It has been gathered that Ladies tend to spend up to half a million naira on their hair yearly if not more .. Do you agree with me ?

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A new market research by Euromonitor International has revealed that in 2013, women in Nigeria, South Africa and Cameroon alone spent a whopping $1.1 billion on their hair, Reuters reports.

That is quote a lot of money…

BN had a quick chat with Esther Ogble in Abuja, she said

“I need to braid my hair so that I will look beautiful”.

The 25-year-old said this while wincing as her hair was being combed, tugged, and woven.

Another lady 37-year-old Josephine Agwa in Wuse, Abuja says

“The ones that don’t want to come (to the shop), they call us for home service.”

20-year-old South African student Buli Dhlomo whose next plan is to cut her hair short and dye it “copper gold  and can spend up to 4,000 rand ($370) on a weave. says

“I get bored if I have one style for too long,” who sports long red and blonde braids.

“It looks really cool. My mum had it and I also had it at the beginning of the year and it looked really good,”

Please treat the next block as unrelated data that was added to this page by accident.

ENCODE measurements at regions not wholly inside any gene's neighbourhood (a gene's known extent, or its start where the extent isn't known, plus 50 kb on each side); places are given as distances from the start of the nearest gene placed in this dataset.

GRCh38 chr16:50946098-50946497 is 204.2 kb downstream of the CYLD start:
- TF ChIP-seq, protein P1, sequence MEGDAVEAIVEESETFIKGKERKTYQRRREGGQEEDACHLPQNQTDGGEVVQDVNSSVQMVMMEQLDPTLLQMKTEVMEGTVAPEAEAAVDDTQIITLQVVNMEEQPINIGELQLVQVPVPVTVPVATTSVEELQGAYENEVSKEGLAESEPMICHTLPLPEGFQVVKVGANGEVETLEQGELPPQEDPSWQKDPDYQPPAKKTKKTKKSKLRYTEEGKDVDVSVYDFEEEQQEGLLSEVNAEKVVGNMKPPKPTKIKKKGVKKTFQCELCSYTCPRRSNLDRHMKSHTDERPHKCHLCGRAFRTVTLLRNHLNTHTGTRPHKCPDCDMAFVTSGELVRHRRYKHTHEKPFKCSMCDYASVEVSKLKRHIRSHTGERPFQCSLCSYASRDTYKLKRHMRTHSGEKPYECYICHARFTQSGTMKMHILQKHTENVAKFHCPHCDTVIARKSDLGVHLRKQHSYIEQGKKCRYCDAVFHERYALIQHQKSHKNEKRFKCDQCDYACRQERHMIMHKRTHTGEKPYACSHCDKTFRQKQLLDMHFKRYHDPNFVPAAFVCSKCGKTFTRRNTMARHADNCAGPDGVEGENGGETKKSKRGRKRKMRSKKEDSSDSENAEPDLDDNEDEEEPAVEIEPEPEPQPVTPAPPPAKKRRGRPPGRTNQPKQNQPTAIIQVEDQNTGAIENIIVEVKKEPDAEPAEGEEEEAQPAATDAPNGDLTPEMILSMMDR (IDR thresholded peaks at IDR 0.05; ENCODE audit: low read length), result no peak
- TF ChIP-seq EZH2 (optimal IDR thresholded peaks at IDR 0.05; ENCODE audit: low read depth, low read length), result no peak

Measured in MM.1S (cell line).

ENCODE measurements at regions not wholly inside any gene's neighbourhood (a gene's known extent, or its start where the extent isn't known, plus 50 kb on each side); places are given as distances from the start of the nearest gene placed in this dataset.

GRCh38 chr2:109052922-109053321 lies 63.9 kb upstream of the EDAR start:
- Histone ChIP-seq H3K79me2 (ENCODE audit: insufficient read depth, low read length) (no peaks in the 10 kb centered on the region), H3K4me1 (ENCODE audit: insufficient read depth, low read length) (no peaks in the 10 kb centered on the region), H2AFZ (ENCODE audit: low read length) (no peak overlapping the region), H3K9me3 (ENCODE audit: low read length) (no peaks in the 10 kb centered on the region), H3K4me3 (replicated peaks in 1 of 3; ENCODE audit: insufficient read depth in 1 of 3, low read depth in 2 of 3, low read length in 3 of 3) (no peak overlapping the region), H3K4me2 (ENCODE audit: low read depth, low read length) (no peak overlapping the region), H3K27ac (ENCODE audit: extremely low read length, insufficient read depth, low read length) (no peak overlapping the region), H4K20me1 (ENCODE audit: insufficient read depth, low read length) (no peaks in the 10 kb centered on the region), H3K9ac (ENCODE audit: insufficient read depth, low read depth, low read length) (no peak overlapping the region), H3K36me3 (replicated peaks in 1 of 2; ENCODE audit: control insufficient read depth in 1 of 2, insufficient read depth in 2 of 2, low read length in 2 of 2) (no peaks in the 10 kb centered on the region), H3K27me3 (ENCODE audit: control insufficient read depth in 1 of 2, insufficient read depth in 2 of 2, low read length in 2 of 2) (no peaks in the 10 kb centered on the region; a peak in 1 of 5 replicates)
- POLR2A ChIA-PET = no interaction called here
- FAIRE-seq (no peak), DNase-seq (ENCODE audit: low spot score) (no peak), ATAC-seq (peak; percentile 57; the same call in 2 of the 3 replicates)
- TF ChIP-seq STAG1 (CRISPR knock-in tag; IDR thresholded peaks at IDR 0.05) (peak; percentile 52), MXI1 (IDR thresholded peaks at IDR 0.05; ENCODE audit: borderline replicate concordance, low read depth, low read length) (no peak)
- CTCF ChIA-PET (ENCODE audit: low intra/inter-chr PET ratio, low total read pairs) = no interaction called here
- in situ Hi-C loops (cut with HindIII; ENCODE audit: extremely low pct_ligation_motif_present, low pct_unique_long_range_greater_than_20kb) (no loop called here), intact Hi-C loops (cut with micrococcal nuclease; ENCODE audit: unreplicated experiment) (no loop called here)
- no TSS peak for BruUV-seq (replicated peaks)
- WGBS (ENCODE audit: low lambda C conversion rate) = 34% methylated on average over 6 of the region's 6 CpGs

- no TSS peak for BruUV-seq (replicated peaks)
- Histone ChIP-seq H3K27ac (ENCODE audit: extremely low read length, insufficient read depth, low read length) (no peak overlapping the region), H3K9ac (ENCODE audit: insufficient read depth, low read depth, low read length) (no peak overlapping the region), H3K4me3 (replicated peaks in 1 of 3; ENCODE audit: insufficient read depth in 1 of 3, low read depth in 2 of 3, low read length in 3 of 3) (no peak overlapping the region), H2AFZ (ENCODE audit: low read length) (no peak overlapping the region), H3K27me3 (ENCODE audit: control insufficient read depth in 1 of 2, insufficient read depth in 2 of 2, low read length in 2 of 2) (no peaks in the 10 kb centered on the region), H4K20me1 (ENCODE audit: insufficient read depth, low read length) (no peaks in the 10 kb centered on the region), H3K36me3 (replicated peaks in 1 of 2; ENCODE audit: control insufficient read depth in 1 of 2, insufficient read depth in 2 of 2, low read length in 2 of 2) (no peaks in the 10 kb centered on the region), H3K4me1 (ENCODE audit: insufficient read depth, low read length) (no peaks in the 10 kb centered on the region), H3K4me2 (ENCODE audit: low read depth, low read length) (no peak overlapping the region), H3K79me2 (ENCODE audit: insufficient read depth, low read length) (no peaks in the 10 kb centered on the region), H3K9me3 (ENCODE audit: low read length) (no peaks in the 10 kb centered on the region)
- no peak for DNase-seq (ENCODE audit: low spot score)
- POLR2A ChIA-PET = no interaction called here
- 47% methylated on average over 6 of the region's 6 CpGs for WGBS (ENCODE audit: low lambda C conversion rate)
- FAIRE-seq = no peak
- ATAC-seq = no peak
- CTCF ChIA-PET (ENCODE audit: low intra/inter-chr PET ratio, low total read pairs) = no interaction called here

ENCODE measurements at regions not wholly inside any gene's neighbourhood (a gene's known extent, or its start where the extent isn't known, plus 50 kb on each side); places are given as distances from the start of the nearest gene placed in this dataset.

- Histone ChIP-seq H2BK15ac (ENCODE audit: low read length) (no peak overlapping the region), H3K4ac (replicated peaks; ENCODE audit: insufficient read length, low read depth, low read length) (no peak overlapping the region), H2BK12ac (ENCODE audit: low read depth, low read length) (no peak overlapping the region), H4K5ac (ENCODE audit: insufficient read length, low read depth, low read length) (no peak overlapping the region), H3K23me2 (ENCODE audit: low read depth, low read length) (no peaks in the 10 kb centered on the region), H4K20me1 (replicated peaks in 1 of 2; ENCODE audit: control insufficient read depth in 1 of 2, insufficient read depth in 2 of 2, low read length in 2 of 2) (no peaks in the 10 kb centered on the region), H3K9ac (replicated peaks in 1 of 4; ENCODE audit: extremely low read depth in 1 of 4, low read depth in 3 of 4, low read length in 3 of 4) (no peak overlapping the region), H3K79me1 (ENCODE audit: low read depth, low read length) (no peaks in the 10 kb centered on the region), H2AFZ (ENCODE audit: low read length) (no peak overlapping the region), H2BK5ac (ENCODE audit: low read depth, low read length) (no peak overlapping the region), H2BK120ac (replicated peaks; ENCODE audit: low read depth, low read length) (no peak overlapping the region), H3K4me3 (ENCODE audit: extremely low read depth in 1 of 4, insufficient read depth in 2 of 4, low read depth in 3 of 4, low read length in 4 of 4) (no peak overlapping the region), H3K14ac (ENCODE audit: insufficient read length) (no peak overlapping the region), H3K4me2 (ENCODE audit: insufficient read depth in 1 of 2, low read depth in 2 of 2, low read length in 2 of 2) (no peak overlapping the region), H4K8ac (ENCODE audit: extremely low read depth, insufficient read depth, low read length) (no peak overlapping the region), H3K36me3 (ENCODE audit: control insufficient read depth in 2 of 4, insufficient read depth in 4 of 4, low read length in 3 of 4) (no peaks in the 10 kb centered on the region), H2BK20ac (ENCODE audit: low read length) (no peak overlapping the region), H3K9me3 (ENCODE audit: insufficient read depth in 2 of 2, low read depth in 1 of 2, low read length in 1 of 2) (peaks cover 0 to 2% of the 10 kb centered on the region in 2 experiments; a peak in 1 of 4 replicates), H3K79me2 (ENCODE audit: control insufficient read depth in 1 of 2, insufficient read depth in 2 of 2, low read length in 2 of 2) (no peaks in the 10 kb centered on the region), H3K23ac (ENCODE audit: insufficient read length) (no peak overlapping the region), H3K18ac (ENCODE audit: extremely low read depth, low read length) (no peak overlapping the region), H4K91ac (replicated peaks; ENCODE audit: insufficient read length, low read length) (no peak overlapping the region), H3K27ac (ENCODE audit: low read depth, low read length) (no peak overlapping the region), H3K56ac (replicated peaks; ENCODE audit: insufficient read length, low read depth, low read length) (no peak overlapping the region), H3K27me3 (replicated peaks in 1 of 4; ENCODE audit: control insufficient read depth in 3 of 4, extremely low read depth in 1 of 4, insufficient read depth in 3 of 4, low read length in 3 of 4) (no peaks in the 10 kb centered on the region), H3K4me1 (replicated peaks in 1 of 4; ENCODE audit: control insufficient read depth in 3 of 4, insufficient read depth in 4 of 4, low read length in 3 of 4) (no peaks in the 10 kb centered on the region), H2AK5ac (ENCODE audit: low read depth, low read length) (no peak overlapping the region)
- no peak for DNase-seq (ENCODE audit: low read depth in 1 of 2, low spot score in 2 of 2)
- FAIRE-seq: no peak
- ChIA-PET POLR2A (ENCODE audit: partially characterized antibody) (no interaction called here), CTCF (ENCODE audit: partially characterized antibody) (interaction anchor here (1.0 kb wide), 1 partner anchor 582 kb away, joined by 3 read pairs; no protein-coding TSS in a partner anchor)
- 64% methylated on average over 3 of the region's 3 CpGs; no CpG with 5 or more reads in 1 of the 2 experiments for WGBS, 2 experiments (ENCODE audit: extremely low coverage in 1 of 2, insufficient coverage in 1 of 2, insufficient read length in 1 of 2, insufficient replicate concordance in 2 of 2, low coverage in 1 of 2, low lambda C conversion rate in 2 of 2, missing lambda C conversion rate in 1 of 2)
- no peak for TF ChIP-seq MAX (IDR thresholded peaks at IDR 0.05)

The craze for hairstyles has increased in recent times especially with that for “Human hair and the demand for hair products and human hair extensions is constantly growing Where ladies want to have long hair that look real and natural.

Nigerian singer Muma Gee recently boasted that she spends 500,000 naira ($3,100) on a single hair piece made of 11 sets of human hair.

Ladies spend thrice the amount they spend on daily feeding  to make a hair.Reuters reports that as of 2013, Mintel market research found that the Black hair care industry was a $684 million market . That estimate wildly inflates to $500 billion if extensions and sales from independent suppliers are included.

So men would you support your ladies in making their hair at a high cost inclusive of the expensive nature of the weaves….?

Ladies how much do you spend when you make your hair and can you estimate your spendings in a whole year ??

 

 

1 COMMENT

  1. Informative piece. The sad part was that by the time all those hair is fixed on African women, they looked like something completely different from who they truly are and the perception was that they should assume the attitude of the superficial being on the head. Imagine if this same amount was spent on researching how to best tackle gender inequality in the continent?

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